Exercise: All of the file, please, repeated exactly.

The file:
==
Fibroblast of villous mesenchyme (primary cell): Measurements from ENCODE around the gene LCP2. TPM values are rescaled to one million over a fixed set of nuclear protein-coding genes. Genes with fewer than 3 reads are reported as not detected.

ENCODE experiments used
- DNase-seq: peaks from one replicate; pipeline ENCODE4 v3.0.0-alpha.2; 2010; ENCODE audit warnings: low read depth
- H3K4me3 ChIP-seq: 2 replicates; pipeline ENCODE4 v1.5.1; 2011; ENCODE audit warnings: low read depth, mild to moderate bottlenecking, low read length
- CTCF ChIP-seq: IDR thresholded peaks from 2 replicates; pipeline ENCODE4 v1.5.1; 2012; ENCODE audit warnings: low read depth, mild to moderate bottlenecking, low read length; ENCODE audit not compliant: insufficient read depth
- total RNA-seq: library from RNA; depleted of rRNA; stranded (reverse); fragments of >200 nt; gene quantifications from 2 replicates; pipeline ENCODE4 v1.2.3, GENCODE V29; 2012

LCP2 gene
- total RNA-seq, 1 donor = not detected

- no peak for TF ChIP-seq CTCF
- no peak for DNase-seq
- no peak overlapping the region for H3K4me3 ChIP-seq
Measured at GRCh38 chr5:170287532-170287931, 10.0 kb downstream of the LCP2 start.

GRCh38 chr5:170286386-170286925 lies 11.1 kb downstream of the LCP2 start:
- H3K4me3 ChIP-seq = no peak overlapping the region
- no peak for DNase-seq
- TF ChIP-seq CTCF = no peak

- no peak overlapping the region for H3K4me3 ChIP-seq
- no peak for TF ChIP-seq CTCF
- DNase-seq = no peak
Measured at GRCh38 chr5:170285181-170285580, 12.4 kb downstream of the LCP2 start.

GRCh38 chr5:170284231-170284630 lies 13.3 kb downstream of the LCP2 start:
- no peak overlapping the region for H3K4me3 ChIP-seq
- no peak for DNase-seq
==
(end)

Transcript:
Fibroblast of villous mesenchyme (primary cell): Measurements from ENCODE around the gene LCP2. TPM values are rescaled to one million over a fixed set of nuclear protein-coding genes. Genes with fewer than 3 reads are reported as not detected.

ENCODE experiments used
- DNase-seq: peaks from one replicate; pipeline ENCODE4 v3.0.0-alpha.2; 2010; ENCODE audit warnings: low read depth
- H3K4me3 ChIP-seq: 2 replicates; pipeline ENCODE4 v1.5.1; 2011; ENCODE audit warnings: low read depth, mild to moderate bottlenecking, low read length
- CTCF ChIP-seq: IDR thresholded peaks from 2 replicates; pipeline ENCODE4 v1.5.1; 2012; ENCODE audit warnings: low read depth, mild to moderate bottlenecking, low read length; ENCODE audit not compliant: insufficient read depth
- total RNA-seq: library from RNA; depleted of rRNA; stranded (reverse); fragments of >200 nt; gene quantifications from 2 replicates; pipeline ENCODE4 v1.2.3, GENCODE V29; 2012

LCP2 gene
- total RNA-seq, 1 donor = not detected

- no peak for TF ChIP-seq CTCF
- no peak for DNase-seq
- no peak overlapping the region for H3K4me3 ChIP-seq
Measured at GRCh38 chr5:170287532-170287931, 10.0 kb downstream of the LCP2 start.

GRCh38 chr5:170286386-170286925 lies 11.1 kb downstream of the LCP2 start:
- H3K4me3 ChIP-seq = no peak overlapping the region
- no peak for DNase-seq
- TF ChIP-seq CTCF = no peak

- no peak overlapping the region for H3K4me3 ChIP-seq
- no peak for TF ChIP-seq CTCF
- DNase-seq = no peak
Measured at GRCh38 chr5:170285181-170285580, 12.4 kb downstream of the LCP2 start.

GRCh38 chr5:170284231-170284630 lies 13.3 kb downstream of the LCP2 start:
- no peak overlapping the region for H3K4me3 ChIP-seq
- no peak for DNase-seq